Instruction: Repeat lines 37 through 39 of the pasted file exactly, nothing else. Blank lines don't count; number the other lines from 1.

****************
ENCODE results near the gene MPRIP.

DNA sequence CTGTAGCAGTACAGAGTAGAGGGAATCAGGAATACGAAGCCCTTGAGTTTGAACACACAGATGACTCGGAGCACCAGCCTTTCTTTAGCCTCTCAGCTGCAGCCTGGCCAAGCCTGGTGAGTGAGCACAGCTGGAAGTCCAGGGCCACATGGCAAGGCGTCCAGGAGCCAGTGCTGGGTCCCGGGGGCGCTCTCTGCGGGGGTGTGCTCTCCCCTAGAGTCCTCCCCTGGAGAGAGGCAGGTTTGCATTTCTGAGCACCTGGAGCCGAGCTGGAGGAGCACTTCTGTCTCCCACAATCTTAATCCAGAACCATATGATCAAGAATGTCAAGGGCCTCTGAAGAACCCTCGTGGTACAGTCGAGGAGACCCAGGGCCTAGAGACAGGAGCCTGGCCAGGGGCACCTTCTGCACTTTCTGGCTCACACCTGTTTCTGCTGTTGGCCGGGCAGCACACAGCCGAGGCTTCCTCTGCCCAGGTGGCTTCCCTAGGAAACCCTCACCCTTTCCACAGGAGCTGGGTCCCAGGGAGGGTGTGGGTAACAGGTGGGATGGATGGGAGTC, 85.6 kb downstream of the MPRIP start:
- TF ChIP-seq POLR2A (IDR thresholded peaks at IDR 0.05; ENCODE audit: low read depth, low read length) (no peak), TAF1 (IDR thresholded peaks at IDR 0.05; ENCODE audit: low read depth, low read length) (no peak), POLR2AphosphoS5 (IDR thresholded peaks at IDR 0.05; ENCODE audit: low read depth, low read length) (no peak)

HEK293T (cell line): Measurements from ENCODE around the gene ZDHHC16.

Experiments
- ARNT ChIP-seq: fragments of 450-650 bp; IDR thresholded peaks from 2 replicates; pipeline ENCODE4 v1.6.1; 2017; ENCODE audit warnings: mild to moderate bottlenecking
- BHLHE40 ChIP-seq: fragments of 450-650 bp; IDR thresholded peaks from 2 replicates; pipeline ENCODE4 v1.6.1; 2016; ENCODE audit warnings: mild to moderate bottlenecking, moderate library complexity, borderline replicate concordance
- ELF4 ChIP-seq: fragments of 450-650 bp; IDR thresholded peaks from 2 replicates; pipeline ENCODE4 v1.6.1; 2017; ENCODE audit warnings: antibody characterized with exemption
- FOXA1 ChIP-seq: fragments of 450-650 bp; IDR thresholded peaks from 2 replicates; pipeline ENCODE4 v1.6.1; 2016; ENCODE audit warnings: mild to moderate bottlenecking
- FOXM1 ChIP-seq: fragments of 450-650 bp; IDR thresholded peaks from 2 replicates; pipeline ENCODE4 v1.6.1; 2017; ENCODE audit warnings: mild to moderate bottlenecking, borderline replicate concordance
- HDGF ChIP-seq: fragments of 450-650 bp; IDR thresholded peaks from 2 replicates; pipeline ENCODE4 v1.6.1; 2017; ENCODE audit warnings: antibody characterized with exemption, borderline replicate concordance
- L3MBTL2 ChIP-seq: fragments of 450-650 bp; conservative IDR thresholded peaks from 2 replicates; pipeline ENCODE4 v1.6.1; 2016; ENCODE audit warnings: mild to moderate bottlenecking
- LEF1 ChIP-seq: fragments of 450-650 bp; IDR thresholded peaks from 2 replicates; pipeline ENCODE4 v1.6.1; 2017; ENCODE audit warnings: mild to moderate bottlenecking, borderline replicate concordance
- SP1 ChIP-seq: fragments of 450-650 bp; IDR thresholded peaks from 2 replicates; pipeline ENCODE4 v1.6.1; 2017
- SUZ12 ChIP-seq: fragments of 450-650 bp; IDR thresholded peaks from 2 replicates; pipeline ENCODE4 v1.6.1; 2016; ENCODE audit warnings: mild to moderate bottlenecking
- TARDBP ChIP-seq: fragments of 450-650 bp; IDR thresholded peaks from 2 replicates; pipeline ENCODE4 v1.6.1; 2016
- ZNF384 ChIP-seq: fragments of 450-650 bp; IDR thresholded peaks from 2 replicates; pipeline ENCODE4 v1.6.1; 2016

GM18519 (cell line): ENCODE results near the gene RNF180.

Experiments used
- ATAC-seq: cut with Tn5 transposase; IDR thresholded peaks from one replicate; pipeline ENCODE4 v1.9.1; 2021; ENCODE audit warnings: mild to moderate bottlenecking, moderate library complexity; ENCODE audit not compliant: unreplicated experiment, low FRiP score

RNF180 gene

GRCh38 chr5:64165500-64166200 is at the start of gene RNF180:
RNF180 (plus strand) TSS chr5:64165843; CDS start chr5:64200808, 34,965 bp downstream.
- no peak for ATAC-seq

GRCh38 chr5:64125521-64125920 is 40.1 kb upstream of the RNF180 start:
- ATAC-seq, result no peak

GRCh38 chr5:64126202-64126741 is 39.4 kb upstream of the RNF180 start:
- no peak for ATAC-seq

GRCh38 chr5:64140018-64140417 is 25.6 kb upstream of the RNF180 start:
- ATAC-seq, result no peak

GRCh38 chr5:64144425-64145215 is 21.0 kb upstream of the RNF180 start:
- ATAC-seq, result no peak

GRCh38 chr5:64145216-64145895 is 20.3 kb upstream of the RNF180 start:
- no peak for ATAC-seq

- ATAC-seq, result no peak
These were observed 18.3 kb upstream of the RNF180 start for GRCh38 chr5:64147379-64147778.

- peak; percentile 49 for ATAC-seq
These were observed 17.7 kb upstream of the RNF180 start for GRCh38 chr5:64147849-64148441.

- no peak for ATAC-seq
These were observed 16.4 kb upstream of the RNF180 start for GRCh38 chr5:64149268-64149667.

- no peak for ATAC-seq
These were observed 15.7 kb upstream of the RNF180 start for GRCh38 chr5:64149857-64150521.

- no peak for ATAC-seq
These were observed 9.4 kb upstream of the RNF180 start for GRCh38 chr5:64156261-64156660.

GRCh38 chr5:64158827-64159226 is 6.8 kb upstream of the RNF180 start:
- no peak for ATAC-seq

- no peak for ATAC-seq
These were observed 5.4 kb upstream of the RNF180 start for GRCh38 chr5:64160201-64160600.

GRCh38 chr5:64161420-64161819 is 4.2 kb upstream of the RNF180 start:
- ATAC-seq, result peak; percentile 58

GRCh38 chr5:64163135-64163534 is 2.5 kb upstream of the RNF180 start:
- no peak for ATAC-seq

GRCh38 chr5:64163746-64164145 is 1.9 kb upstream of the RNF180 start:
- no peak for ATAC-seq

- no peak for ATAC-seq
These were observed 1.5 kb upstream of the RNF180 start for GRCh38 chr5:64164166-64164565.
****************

- peak; percentile 49 for ATAC-seq
These were observed 17.7 kb upstream of the RNF180 start for GRCh38 chr5:64147849-64148441.

- no peak for ATAC-seq